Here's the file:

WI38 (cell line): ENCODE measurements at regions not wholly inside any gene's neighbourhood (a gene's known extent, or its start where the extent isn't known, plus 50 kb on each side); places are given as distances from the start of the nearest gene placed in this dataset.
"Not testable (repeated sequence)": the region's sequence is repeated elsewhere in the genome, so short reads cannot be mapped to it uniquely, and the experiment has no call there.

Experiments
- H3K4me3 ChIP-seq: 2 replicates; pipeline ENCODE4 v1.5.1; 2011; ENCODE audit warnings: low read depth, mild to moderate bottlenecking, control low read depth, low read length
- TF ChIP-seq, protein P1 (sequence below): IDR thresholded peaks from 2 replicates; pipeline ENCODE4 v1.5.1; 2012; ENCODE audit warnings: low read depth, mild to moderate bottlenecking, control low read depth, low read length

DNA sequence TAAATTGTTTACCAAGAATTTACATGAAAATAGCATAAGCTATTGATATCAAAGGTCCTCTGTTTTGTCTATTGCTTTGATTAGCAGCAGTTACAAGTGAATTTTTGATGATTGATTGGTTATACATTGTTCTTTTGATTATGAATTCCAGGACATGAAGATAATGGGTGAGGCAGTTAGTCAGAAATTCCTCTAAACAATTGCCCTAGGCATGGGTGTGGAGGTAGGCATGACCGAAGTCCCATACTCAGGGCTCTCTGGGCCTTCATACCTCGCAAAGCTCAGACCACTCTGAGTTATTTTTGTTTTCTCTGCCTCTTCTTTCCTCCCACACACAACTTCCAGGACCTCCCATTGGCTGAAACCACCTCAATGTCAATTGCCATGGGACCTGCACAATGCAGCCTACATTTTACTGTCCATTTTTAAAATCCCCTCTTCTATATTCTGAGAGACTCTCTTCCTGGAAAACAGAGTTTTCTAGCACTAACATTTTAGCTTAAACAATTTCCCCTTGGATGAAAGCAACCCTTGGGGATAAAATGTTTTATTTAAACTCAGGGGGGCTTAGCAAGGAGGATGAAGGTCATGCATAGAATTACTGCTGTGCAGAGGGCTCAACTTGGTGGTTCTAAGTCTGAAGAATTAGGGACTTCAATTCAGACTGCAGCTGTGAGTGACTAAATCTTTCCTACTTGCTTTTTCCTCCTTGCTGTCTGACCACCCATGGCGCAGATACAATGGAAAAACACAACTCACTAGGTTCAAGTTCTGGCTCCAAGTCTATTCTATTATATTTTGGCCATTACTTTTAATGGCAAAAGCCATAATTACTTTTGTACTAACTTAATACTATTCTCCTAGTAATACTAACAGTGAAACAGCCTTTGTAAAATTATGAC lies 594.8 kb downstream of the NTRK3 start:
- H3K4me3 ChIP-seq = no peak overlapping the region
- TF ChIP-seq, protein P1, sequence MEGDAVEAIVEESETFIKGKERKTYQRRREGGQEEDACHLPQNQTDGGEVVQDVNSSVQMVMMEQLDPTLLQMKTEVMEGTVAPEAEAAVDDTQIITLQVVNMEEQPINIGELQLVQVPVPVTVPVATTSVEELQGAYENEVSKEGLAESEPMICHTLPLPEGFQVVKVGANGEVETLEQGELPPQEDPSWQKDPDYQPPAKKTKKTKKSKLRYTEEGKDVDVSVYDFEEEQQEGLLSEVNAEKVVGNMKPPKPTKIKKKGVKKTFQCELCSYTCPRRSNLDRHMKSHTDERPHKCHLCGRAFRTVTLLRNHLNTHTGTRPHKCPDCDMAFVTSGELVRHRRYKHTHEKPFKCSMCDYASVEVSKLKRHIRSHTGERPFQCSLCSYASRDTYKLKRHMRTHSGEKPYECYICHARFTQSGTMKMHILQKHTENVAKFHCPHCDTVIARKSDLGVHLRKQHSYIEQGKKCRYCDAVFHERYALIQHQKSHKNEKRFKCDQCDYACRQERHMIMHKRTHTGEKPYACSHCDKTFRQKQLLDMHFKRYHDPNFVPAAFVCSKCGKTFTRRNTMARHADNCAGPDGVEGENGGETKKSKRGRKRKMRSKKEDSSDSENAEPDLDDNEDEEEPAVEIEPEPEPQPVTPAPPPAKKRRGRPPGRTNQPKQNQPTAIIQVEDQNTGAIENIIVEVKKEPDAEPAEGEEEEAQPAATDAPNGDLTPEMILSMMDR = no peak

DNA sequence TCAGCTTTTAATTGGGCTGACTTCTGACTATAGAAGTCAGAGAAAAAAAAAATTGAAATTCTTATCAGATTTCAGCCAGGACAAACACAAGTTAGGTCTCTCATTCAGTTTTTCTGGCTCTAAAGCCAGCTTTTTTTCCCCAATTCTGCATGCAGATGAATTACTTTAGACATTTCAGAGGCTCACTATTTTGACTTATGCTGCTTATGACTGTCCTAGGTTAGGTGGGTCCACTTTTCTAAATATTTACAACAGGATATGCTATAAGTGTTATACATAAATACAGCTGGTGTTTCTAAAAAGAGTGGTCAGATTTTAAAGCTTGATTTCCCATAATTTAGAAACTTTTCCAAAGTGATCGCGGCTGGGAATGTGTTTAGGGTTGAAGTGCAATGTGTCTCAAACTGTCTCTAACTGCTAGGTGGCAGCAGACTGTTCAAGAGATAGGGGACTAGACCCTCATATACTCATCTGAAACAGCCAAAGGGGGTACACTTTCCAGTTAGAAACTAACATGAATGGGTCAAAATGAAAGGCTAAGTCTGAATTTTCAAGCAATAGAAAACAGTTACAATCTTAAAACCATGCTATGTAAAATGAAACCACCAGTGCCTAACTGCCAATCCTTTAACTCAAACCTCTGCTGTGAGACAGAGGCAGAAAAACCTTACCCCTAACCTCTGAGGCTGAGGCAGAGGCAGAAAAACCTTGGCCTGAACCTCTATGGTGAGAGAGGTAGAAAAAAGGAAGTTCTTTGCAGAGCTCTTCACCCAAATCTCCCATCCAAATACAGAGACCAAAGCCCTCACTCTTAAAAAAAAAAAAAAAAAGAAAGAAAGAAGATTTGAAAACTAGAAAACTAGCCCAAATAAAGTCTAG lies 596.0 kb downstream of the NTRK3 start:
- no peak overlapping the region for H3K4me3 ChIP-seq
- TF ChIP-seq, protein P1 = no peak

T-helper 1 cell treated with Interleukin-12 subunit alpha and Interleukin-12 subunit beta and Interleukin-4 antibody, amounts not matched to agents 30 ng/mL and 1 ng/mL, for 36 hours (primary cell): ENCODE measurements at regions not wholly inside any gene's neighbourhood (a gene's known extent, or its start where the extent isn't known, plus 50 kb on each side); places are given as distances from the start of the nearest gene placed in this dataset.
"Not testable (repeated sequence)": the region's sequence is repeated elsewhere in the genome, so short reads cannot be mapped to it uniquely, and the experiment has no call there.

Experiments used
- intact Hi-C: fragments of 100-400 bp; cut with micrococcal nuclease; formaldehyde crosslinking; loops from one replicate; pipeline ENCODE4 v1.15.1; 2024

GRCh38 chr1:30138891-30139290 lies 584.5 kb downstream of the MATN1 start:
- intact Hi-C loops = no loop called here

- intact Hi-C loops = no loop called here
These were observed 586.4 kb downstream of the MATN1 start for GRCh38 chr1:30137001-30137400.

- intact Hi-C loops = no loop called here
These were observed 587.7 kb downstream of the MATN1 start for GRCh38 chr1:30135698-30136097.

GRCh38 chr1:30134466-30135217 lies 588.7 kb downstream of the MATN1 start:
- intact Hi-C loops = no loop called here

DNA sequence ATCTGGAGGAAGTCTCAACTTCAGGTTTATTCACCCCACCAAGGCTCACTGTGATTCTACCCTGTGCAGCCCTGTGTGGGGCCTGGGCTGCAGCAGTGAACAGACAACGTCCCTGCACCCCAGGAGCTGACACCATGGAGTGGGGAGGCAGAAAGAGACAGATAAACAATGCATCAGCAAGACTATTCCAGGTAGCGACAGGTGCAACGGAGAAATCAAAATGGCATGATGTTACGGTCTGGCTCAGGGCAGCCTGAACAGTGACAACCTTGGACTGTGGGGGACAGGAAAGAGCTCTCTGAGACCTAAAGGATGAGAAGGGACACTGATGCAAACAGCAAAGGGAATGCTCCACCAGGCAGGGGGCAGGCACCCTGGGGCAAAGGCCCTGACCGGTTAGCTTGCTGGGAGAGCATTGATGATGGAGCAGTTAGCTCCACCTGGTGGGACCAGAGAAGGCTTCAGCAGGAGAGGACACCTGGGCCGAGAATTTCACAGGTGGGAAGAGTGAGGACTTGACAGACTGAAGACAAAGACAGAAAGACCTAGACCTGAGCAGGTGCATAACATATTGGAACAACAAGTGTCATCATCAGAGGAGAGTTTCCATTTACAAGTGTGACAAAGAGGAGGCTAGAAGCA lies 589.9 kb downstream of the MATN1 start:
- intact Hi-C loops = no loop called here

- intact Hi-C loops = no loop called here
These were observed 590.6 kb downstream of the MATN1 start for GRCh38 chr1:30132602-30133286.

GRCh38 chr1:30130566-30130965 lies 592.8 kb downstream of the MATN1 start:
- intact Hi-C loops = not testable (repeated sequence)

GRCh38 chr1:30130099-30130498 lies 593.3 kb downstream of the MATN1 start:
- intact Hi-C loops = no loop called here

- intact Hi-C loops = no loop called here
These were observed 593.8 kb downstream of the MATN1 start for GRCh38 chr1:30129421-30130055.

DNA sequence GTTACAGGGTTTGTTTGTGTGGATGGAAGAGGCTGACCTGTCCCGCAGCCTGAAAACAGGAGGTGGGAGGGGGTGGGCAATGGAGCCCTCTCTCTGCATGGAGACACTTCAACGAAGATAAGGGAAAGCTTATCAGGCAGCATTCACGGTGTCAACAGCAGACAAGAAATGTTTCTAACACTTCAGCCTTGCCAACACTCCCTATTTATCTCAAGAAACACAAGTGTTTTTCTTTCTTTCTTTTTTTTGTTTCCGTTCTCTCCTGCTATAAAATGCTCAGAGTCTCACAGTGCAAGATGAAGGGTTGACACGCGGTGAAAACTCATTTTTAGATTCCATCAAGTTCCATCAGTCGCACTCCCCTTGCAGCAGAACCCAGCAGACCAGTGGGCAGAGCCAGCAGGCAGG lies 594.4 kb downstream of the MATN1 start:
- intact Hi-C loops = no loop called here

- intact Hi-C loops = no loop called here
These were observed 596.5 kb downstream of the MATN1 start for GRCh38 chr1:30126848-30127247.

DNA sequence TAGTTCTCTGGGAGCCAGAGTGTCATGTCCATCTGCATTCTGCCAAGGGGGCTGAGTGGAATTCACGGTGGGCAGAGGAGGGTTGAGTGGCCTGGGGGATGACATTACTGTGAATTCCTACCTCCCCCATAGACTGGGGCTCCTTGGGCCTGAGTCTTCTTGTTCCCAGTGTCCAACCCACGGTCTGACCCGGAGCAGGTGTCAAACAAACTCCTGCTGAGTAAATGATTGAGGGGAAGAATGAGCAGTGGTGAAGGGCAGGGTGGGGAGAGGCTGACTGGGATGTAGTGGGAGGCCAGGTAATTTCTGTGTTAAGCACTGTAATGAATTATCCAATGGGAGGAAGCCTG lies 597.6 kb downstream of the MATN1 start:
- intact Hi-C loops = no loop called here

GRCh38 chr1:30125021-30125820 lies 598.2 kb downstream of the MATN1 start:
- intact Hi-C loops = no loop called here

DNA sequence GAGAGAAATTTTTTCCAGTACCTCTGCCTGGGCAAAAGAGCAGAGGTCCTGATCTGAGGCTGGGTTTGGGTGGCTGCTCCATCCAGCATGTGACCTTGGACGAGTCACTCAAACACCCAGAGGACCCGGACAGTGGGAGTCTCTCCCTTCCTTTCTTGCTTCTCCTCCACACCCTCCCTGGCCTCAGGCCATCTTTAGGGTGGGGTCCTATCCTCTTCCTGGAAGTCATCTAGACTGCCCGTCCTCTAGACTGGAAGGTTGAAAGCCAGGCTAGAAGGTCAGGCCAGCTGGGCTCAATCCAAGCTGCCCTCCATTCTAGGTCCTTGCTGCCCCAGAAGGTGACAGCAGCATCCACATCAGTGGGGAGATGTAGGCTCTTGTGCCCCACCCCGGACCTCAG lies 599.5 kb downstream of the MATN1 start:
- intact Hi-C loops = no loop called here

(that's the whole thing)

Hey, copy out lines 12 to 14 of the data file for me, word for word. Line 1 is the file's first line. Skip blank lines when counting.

T-helper 1 cell treated with Interleukin-12 subunit alpha and Interleukin-12 subunit beta and Interleukin-4 antibody, amounts not matched to agents 30 ng/mL and 1 ng/mL, for 36 hours (primary cell): ENCODE measurements at regions not wholly inside any gene's neighbourhood (a gene's known extent, or its start where the extent isn't known, plus 50 kb on each side); places are given as distances from the start of the nearest gene placed in this dataset.
"Not testable (repeated sequence)": the region's sequence is repeated elsewhere in the genome, so short reads cannot be mapped to it uniquely, and the experiment has no call there.

Experiments used